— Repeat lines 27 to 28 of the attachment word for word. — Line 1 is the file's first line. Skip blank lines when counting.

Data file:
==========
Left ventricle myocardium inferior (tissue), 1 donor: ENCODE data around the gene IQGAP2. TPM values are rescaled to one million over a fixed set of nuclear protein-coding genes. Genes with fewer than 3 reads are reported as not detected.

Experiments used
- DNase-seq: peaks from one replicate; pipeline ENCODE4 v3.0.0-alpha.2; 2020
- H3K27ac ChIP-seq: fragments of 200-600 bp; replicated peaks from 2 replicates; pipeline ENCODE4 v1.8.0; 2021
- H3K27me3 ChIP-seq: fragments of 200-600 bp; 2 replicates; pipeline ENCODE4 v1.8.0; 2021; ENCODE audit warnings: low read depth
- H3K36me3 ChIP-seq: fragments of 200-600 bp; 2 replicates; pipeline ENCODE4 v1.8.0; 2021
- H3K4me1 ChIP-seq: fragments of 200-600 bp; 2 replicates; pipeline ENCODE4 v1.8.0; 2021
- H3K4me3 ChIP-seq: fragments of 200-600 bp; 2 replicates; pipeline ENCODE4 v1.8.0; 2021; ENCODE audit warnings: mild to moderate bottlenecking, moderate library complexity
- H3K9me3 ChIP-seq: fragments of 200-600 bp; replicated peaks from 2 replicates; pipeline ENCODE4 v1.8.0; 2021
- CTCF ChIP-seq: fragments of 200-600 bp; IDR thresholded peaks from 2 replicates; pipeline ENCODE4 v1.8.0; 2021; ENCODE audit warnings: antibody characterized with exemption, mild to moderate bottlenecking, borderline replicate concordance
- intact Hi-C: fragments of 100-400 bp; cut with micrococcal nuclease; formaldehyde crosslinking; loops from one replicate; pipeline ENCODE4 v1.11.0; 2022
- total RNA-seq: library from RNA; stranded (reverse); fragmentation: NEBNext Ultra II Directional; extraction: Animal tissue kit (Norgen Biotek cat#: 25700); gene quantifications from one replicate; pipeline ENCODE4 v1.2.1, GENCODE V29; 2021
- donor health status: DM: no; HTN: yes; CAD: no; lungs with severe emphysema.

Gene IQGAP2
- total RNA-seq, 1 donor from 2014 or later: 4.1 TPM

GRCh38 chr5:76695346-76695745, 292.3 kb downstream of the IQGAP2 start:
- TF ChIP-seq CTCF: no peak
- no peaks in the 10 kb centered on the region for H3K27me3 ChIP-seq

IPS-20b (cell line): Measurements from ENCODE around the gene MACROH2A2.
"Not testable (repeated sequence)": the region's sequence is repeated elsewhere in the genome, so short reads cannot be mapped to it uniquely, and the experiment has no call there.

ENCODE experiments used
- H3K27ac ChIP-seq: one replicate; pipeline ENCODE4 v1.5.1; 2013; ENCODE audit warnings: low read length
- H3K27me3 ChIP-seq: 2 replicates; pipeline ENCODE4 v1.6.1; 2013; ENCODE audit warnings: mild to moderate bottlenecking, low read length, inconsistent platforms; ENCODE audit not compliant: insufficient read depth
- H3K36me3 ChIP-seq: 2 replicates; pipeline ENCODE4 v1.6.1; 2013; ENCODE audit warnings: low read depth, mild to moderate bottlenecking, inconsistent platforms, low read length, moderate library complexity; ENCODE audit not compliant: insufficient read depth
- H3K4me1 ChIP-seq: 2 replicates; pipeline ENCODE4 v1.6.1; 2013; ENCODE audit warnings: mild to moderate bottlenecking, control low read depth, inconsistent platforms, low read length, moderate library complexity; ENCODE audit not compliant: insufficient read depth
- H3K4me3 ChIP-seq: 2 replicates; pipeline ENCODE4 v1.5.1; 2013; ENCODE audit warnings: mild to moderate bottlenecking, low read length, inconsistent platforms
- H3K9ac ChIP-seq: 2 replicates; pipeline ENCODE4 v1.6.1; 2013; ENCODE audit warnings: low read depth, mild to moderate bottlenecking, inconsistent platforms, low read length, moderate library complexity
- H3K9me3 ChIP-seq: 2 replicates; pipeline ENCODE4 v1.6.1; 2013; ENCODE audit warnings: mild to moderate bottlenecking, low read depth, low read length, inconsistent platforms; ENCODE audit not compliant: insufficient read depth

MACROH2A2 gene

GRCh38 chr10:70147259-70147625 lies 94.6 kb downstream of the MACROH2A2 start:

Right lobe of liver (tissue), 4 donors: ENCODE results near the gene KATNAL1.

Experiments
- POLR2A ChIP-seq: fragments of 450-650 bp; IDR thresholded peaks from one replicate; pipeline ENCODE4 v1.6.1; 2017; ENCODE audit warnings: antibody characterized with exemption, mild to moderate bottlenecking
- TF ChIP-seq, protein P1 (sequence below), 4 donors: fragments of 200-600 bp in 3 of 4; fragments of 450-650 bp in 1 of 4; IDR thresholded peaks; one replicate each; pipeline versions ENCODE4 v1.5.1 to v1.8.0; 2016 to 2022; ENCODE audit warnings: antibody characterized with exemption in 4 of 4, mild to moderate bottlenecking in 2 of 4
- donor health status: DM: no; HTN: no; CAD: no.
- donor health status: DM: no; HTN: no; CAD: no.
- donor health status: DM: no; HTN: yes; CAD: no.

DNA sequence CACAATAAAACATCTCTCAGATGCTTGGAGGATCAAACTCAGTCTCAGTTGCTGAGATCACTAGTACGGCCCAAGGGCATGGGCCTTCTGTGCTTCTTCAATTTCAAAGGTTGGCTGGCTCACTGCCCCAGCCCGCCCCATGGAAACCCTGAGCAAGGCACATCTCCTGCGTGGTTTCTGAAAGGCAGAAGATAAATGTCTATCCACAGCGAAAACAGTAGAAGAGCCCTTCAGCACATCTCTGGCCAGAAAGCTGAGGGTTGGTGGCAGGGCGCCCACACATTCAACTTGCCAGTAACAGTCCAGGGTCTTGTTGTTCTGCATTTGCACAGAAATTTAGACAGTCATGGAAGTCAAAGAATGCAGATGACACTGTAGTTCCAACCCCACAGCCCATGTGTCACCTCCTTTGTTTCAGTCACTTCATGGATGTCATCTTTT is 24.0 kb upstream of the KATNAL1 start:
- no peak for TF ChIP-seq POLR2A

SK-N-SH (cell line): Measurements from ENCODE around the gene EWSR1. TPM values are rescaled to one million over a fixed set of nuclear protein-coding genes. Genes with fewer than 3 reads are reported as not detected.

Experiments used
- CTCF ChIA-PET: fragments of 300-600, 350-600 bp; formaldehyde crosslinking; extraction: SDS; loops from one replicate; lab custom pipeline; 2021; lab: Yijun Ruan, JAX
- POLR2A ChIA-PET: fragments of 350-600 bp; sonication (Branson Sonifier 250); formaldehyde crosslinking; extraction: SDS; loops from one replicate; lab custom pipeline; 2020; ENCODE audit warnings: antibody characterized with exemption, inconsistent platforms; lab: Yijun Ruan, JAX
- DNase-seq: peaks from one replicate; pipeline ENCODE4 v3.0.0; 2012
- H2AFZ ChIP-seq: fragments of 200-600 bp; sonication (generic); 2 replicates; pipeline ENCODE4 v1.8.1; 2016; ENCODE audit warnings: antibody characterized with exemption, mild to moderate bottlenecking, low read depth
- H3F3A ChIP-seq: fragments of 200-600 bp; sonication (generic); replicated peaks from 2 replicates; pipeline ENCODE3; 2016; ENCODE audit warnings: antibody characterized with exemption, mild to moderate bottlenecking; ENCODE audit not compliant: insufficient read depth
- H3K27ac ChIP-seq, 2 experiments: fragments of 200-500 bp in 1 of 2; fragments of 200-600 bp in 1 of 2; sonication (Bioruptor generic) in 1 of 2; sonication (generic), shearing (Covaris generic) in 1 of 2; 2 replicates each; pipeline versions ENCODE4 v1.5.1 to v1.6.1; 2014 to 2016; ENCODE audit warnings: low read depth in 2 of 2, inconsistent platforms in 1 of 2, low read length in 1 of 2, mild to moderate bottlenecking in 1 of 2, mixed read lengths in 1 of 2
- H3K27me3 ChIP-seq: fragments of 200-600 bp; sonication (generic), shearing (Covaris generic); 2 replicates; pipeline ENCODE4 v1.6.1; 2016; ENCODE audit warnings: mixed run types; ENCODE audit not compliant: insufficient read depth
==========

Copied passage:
- H3K9ac ChIP-seq: 2 replicates; pipeline ENCODE4 v1.6.1; 2013; ENCODE audit warnings: low read depth, mild to moderate bottlenecking, inconsistent platforms, low read length, moderate library complexity
- H3K9me3 ChIP-seq: 2 replicates; pipeline ENCODE4 v1.6.1; 2013; ENCODE audit warnings: mild to moderate bottlenecking, low read depth, low read length, inconsistent platforms; ENCODE audit not compliant: insufficient read depth